Full License – As long as the teen driver has maintained a clean driving record for at least six months prior to turning 18, the license will be converted to a full license. The only remaining restriction at this time is that drivers under the age of 19 may not use a cell phone or other device, even hands-free.
Teen drivers in Illinois must be insured as soon as they pass the road test for the initial license. Parents and guardians can add the driver to their current insurance policy and keep them insured this way even if they go away to school. A teen will need to obtain their own insurance policy meeting legal minimums once they establish a permanent residence of their own.
Shopping for Car Insurance in Illinois
Illinois drivers can shop around and compare rates in order to find a car insurance policy that meets their budget and needs. As of a 2017 study by Insure.com, Illinois ranked at number 36 for insurance rates in the U.S., with an average rate of $1159.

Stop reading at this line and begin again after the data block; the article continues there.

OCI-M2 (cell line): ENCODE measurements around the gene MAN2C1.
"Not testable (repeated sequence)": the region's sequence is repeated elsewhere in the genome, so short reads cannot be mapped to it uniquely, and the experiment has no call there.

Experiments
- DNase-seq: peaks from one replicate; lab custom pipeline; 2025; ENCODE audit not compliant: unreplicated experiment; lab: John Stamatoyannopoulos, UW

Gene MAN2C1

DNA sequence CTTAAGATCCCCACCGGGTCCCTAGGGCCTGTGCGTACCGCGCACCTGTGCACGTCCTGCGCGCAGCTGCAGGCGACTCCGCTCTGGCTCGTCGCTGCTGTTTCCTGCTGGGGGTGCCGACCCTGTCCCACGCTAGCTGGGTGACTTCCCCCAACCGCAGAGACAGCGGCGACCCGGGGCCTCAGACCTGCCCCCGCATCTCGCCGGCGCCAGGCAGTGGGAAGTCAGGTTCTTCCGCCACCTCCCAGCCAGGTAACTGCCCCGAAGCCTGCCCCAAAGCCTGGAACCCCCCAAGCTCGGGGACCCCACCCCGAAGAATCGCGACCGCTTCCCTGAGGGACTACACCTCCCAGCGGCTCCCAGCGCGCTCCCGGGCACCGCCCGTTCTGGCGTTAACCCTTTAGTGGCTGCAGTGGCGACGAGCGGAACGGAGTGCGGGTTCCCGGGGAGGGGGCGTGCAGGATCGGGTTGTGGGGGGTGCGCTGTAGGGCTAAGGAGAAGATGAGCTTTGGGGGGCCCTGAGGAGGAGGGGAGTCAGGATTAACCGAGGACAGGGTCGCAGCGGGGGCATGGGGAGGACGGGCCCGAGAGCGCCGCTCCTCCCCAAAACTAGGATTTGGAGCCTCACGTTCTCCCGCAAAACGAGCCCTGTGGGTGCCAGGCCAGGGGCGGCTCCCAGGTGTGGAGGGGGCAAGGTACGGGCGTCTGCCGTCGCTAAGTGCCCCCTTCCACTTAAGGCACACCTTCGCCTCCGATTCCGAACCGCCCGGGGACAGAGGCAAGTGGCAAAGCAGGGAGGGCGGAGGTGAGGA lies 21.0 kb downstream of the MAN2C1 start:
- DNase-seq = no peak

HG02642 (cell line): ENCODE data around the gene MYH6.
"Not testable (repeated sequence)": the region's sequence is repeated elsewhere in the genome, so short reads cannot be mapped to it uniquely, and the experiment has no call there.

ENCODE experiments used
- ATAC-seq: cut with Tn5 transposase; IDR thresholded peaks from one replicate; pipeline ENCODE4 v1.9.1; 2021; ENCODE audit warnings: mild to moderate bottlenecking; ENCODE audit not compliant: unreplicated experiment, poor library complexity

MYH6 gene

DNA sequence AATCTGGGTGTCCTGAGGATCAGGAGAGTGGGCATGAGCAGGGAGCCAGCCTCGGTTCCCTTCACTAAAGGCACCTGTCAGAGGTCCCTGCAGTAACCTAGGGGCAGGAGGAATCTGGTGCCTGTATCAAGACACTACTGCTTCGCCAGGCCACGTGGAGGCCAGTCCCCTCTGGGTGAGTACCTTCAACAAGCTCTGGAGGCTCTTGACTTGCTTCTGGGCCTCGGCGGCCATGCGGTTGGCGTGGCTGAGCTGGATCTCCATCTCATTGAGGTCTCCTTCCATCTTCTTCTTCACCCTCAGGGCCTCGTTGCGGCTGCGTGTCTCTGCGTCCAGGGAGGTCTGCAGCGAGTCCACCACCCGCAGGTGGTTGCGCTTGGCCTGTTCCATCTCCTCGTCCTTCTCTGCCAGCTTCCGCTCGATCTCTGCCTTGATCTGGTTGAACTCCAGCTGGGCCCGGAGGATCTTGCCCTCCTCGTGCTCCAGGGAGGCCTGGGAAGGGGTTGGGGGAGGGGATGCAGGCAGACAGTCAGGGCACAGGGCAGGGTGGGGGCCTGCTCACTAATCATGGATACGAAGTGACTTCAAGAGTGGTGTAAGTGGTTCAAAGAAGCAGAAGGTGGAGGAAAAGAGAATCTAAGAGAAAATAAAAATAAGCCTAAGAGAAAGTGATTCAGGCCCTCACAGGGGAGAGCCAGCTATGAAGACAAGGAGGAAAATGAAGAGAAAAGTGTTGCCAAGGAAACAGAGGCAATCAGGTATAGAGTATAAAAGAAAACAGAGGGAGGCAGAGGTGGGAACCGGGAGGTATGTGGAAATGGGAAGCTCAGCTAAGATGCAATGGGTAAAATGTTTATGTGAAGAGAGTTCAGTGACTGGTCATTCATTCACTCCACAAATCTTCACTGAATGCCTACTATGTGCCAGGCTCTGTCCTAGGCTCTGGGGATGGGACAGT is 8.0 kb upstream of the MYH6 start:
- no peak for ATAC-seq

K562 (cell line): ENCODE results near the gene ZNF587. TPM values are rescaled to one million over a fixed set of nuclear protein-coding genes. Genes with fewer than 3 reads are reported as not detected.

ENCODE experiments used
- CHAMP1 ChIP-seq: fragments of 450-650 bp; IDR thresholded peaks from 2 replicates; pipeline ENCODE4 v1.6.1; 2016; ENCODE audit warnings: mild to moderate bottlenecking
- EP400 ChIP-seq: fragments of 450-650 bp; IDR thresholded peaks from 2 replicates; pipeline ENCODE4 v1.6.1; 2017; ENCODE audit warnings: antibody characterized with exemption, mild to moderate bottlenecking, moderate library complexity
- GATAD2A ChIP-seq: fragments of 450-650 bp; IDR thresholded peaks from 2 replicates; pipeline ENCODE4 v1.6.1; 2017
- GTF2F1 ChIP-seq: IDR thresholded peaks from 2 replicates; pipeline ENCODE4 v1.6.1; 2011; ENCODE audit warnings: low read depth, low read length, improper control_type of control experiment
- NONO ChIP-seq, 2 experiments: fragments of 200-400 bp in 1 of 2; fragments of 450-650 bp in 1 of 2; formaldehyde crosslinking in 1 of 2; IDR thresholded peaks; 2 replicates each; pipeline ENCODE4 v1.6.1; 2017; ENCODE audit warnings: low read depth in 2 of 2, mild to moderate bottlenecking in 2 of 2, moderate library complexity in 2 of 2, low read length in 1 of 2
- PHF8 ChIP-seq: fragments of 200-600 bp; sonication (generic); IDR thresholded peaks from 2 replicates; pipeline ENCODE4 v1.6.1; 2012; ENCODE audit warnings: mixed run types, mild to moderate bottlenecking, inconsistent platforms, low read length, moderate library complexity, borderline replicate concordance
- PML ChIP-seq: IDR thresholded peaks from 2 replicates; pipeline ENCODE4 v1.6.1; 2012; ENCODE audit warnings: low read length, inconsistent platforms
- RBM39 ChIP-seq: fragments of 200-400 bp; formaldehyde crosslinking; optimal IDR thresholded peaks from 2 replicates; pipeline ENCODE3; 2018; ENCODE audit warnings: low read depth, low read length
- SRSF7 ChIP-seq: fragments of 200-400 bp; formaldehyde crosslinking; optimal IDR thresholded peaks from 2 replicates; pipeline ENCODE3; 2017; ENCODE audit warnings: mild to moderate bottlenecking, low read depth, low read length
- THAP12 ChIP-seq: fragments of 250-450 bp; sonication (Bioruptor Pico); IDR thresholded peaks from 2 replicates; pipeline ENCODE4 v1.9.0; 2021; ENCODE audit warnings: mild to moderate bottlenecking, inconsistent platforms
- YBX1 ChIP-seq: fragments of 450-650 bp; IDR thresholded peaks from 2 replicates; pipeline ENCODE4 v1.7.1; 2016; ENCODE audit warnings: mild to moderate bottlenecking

To assist drivers with shopping for insurance, the Illinois Department of Insurance provides information on complaints against insurance companies who write policies in the state.
Insurance companies in Illinois use a number of factors in order to determine insurance rates. For example, it is legal for insurance companies to obtain your credit rating when issuing insurance and to use this information for rating purposes.
A high-risk driver is generally someone who has a complex driving history, including multiple tickets or accidents, or a serious violation. Insurance companies differ as to what factors they use to determine who qualifies as high-risk. As a result, some insurance companies may not be willing to offer you a policy based on your history, while others may charge higher rates. Some companies specialize in high-risk drivers, making it easier to obtain insurance.
In some cases, a driver may not successfully qualify for an insurance policy due to their record. The Illinois Auto Insurance Plan is designed to help them obtain the needed coverage. This plan assigns high-risk drivers to a specific insurance company and requires that company to provide a policy. All insurers doing business in Illinois must participate in this plan, which allows for the risk to be spread among multiple companies while ensuring everyone is covered.